IDC survey: Nearly 1/3 of data-ransomed businesses pay up
FYI, this story is more than a year old
Almost one-in-three (29%) Australian and New Zealand organisations who fell victim to ransomware attacks in the past two years had paid off the criminal groups responsible to regain access to their data.
This is according to IDC’s A/NZ Ransomware Survey, August 2020, commissioned by cloud data management company Rubrik.
This finding and others were included in an IDC InfoBrief: Building business resiliency in Australia and New Zealand using a ransomware remediation backup strategy, sponsored by Rubrik.
The InfoBrief is based on the survey, which polled technology and business leaders from more than 150 Australian and New Zealand organisations across a range of industries.
The survey found 18% of A/NZ businesses had fallen victim to a ransomware attack in the past 24 months.
From an industry perspective, the sectors hardest hit were banking, financial services, and insurance (BFSI), in which 29% of respondents said they had experienced a ransomware attack, followed by the transport (24%) and education (22%) sectors.
Despite bullishness on the part of respondents about their willingness to pay ransomware attackers – with only 6% saying their organisation would consider such a course of action if their data were compromised by ransomware – the reality when confronted with an attack was very different.
Of those who had fallen victim to a ransomware attack, 29% of local organisations had paid off the attackers to regain access to their data.
This was prevalent in the BFSI (60%) and Government (33.3%) sectors.
Rubrik A/NZ managing director Jamie Humphrey says the results are a sobering reminder of how important data is to business operations in the digital age.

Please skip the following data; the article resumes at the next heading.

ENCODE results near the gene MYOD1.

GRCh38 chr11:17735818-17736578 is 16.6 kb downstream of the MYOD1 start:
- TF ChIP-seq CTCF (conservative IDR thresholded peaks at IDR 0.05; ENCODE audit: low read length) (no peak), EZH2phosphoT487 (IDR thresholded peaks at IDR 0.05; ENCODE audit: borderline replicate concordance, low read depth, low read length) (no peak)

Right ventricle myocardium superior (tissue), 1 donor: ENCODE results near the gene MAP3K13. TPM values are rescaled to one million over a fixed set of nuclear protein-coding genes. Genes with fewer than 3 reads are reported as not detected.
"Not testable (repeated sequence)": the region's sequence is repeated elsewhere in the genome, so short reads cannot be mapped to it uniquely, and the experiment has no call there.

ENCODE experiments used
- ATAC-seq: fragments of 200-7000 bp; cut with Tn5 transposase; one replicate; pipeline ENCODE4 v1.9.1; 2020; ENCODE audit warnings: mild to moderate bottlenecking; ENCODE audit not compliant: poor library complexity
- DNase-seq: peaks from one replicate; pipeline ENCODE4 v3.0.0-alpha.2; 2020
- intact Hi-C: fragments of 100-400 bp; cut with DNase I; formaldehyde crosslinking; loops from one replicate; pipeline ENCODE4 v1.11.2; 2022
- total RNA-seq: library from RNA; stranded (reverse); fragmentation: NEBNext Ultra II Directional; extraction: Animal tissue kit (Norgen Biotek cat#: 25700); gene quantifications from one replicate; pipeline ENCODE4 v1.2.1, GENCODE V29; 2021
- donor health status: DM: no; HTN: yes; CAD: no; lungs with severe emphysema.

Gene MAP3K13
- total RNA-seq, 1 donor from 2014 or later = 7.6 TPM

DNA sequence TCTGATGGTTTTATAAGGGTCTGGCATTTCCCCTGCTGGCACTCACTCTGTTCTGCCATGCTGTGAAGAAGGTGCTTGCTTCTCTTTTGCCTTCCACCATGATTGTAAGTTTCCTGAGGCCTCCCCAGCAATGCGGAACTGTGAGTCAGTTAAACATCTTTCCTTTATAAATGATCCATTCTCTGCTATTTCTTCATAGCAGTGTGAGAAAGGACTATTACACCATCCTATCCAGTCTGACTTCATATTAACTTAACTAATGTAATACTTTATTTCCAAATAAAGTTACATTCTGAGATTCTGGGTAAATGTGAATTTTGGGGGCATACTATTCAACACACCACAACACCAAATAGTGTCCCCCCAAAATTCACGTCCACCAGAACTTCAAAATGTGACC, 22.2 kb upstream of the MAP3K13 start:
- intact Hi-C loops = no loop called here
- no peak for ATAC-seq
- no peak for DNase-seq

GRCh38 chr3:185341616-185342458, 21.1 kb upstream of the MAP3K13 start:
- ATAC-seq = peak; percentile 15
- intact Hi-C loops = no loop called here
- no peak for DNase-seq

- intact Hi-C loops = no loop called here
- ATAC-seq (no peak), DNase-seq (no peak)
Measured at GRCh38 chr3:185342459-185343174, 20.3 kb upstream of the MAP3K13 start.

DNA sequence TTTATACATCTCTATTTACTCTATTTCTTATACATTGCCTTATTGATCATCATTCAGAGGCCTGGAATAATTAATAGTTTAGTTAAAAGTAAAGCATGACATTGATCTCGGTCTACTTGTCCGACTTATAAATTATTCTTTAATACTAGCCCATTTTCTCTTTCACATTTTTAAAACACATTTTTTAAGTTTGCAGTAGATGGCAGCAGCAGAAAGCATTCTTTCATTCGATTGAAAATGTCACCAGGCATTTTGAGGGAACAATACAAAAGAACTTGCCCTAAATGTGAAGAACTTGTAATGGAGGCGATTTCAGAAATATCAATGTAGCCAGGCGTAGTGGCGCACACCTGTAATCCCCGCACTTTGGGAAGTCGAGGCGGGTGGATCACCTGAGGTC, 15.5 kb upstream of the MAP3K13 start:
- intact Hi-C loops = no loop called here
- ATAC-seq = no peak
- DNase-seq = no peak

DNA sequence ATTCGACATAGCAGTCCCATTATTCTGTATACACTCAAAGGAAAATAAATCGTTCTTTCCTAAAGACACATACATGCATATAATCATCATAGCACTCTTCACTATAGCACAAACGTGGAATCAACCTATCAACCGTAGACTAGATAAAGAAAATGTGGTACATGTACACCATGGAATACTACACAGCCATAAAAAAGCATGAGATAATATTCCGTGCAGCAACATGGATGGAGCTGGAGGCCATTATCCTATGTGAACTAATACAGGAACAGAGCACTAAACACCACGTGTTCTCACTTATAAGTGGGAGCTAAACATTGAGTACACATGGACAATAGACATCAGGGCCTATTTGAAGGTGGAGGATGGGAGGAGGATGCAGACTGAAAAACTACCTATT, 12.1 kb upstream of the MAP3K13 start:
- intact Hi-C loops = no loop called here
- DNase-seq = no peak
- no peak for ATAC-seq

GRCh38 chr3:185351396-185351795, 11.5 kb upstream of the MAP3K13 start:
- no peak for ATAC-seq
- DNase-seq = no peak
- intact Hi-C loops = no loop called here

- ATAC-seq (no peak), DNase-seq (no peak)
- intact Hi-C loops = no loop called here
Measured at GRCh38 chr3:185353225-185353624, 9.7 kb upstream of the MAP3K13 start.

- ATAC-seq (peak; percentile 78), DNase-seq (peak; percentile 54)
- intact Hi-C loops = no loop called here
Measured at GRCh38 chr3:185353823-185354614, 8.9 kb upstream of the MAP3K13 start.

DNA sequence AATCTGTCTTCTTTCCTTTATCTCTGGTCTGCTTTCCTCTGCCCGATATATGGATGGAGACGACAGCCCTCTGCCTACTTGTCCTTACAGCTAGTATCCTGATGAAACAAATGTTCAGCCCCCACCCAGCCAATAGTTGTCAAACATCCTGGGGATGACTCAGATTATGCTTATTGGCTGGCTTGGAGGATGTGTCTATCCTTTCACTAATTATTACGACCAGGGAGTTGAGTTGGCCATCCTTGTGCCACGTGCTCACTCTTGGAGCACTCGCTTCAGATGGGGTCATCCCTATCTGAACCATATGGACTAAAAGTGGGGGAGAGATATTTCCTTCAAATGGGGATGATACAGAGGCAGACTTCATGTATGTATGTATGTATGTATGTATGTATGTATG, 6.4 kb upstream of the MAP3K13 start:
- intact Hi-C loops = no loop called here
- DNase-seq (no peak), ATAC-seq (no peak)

“Unfortunately, faced with the prospect of either halting operations until data could be restored or paying criminal organisations to have their data returned, a significant number of local businesses thought they had no choice but to pay those holding their data hostage,” he says.
“Ransomware attacks are not only becoming more common, they’re becoming more sophisticated too – one-third of local businesses that fell victim to ransomware reported that their back up data was compromised during the attack.
“This shows how important immutable backups and mature backup regimes are to business resiliency. With a comprehensive backup strategy, operations can be up and running within an hour by simply restoring from a point-in-time before an attack without having to engage the criminals. Secure backups are the best data insurance policy businesses have against these insidious attacks.”
This sentiment was confirmed in the InfoBrief which found that 89% of A/NZ businesses agreed that ransomware remediation was just as critical as prevention in an effective response strategy.
The findings are bolstered by the Australian Cyber Security Centre’s latest Annual Cyber Threat Report, which not only found that ransomware had become one of the most significant threats facing Australian businesses and governments but also highlighted how “recovering from ransomware is almost impossible without comprehensive backups.”
Other key findings from the IDC InfoBrief include:
- 80% of organisations in Australia and New Zealand agreed that the volume and severity of ransomware attacks had increased in the past 24 months, and 74% agreed the attacks were becoming harder to detect and remediate.
- The three greatest challenges local organisations anticipated when recovering from a ransomware attack were speed of recovery (29%), reliability of data recovery (25%), and initial detection of the attack (21%).|
- One-third (33%) of A/NZ organisations who fell victim to a ransomware attack took longer than a day to recover. Only 15% were able to remediate in less than hour.
- The three cybersecurity threats A/NZ organisations reported having increased the most in the past 24 months were phishing (51%), ransomware (43%), and targeted social engineering (42%).